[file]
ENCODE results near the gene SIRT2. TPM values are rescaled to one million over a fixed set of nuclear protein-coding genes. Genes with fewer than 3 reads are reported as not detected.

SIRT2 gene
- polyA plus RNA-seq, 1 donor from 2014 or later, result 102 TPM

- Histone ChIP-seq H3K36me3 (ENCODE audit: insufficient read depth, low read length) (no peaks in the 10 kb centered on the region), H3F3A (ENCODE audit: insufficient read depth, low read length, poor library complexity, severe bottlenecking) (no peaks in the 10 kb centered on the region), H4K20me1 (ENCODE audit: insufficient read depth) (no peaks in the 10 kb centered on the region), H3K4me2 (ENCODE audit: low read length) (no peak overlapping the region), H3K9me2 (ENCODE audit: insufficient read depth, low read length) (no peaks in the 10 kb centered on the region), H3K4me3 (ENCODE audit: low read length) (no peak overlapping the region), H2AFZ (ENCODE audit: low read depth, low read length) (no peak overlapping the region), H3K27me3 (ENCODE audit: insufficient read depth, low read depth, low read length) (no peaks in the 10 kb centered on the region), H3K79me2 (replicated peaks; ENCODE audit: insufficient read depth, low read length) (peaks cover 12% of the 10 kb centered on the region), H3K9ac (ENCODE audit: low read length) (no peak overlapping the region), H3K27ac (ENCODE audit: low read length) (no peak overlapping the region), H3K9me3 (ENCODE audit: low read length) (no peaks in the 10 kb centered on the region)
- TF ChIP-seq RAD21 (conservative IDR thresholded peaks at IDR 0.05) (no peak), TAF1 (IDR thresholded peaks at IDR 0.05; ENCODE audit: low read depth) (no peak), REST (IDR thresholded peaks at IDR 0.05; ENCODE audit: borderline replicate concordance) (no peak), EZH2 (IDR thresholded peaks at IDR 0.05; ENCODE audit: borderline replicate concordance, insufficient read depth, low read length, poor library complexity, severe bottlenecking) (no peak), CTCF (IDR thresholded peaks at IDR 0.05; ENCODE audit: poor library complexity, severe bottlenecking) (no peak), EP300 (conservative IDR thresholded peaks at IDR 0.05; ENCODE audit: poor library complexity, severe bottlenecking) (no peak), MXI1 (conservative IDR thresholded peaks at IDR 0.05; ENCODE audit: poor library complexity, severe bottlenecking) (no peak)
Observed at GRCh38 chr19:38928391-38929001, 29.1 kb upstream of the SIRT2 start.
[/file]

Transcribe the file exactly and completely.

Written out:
ENCODE results near the gene SIRT2. TPM values are rescaled to one million over a fixed set of nuclear protein-coding genes. Genes with fewer than 3 reads are reported as not detected.

SIRT2 gene
- polyA plus RNA-seq, 1 donor from 2014 or later, result 102 TPM

- Histone ChIP-seq H3K36me3 (ENCODE audit: insufficient read depth, low read length) (no peaks in the 10 kb centered on the region), H3F3A (ENCODE audit: insufficient read depth, low read length, poor library complexity, severe bottlenecking) (no peaks in the 10 kb centered on the region), H4K20me1 (ENCODE audit: insufficient read depth) (no peaks in the 10 kb centered on the region), H3K4me2 (ENCODE audit: low read length) (no peak overlapping the region), H3K9me2 (ENCODE audit: insufficient read depth, low read length) (no peaks in the 10 kb centered on the region), H3K4me3 (ENCODE audit: low read length) (no peak overlapping the region), H2AFZ (ENCODE audit: low read depth, low read length) (no peak overlapping the region), H3K27me3 (ENCODE audit: insufficient read depth, low read depth, low read length) (no peaks in the 10 kb centered on the region), H3K79me2 (replicated peaks; ENCODE audit: insufficient read depth, low read length) (peaks cover 12% of the 10 kb centered on the region), H3K9ac (ENCODE audit: low read length) (no peak overlapping the region), H3K27ac (ENCODE audit: low read length) (no peak overlapping the region), H3K9me3 (ENCODE audit: low read length) (no peaks in the 10 kb centered on the region)
- TF ChIP-seq RAD21 (conservative IDR thresholded peaks at IDR 0.05) (no peak), TAF1 (IDR thresholded peaks at IDR 0.05; ENCODE audit: low read depth) (no peak), REST (IDR thresholded peaks at IDR 0.05; ENCODE audit: borderline replicate concordance) (no peak), EZH2 (IDR thresholded peaks at IDR 0.05; ENCODE audit: borderline replicate concordance, insufficient read depth, low read length, poor library complexity, severe bottlenecking) (no peak), CTCF (IDR thresholded peaks at IDR 0.05; ENCODE audit: poor library complexity, severe bottlenecking) (no peak), EP300 (conservative IDR thresholded peaks at IDR 0.05; ENCODE audit: poor library complexity, severe bottlenecking) (no peak), MXI1 (conservative IDR thresholded peaks at IDR 0.05; ENCODE audit: poor library complexity, severe bottlenecking) (no peak)
Observed at GRCh38 chr19:38928391-38929001, 29.1 kb upstream of the SIRT2 start.